A little of Burden history taken from a book written by Louise Brooks.
"Lulu in Hollywood"
Louise Brooks starred in several silent movies
" The Brooks family were poor English farmers who came to America on a merchant ship at the end of the eighteenth century. They settled in the mountainous northeastern part of Tennessee. During the Civil War, they fought against the slaveholders who owned plantations in western Tennessee. In 1871, my great grandfather John Brooks, with his son Martin and Martin's young family, journeyed by covered wagon a thousand miles across Tennessee, Arkansas, and the corner of Missouri to homestead in the southeastern part of the free state of Kansas. The government let them have one hundred and sixty acres of land near the village of Burden. There they built a log cabin, ten feet by twelve, in which all twelve members of the family had to live. The Pawnee and Cherokee Indians had already been driven into a reservation in the Oklahoma Territory, to the south, while the last of the Plains Indians were then fighting hopelessly against the United States Army and Cavalry, which soon swept their survivors west into Colorado. Furthermore, by 1875 the Indians' subsistence the millions of buffalo had been slaughtered by the white hunters. Thereafter, homesteaders poured in.
My father, Leonard Porter Brooks, who was the second of eight children. was born in 1868, before the family left Tennessee. He became a lawyer, and in 1904, at the age of thirty-six, married my mother, Myra Rude, who was nineteen. They moved to the little town of Cherryvale, Kansas, where Father worked for the Prairie Oil Company until it was gobbled up by John D. Rockefeller. Mother bore four children: Martin, in 1905; Louise, in 1906; Theodore, in 1912; and June, in 1914.
A small, black-haired man, quiet, cheerful, and energetic, my father had only two loves throughout his life--my mother and his law practice. He dreamed of becoming a United States district judge--an unrealizable dream, because his abhorrence of boozing, whoring, and profanity made him unacceptable to the rough politicians of his day. In 1919, we moved to Wichita, where my father had a general law practice and where a common joke was that "L. P. Brooks is so honest that his secretary makes more money than he does." However, when he was nearly eighty, his integrity was rewarded by his being made an assistant attorney general of the state of Kansas. He died in 1960, at the age of ninety-two.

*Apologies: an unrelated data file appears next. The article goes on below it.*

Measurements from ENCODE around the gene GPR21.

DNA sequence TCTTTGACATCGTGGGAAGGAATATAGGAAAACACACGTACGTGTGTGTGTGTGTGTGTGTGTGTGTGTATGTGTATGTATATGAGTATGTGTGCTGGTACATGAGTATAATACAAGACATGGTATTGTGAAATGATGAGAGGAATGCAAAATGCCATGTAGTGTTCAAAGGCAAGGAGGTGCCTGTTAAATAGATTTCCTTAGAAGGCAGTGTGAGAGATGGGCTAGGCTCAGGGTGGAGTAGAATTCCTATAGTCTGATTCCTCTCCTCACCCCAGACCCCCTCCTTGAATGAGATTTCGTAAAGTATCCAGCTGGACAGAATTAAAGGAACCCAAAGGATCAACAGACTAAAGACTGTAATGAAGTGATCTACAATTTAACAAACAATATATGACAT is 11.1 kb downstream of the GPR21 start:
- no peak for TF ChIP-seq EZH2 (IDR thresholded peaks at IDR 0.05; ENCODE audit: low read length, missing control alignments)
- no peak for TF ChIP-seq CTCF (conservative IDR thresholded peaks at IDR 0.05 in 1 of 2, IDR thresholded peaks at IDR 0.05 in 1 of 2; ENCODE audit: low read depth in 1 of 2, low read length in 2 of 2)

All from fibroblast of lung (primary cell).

My mother was born in Burden, Kansas, in 1884, to Mary and Thomas Rude, who was a country Doctor. Because he was the only doctor for miles around, the villagers, though they were a puritanical lot, found it necessary to condone much in him that they would never have forgiven in others-drinking, smoking, swearing, and refusing to go to church. He delivered babies, set bones, and eased the pain of the dying with morphine. When the weather was good, he drove to see his patients in a horse-and-buggy. When the weather was bad, he rode horseback. And when the weather was very bad and the horse could not find its way in the snowdrifts, he went on foot. A few of the patients paid him with money, some with pigs or sacks of corn, many with nothing at all.
As the eldest of six children borne by a tiny, withdrawn mother who "enjoyed poor health," Myra Rude had been forced to sacrifice her girlhood to the care of what she called 'squalling brats." When she married, she told Father that he was her escape to freedom and the arts, and that any squalling brats she produced could take care of themselves. And that is what happened. My mother pursued freedom by writing book reviews to present at her women's club, by delivering lectures on Wagner's Ring, and by playing the piano, at which she was extremely talented. When my older brother and I got into a fight, my father would retire to his law books and violin on the third floor, and my mother, who had a sense of the absurd which almost always reduced crime and punishment to laughter, often simply laughed. She did, however, foster my dancing career. It began when I was ten; both my mother and I hoped I would become a serious dancer. From the time I was ten, when a Mrs. Buckpitt came eight miles by train from the town of Independence to the village of Cherryvale to give me dancing lessons, I was what amounted to a professional dancer. I danced at men's clubs, women's clubs, fairs, and various other gatherings in southeastern Kansas. I was given to temper tantrums, brought on by an unruly costume or a wrong dance tempo, but my mother, who was my costumer and pianist, bore them with professional calm. My father thought I had been mutilated when Mother, in the interests of improving my stage appearance, had a barber chop off my long black braids and shape what remained of my hair in a straight Dutch bob with bangs. He called my dancing career "just silly". "
Later in the book she says, "My Mother was an exquisite, self-taught painter, who began her musical training in 1903 on a church organ in the village of Burden, Kansas"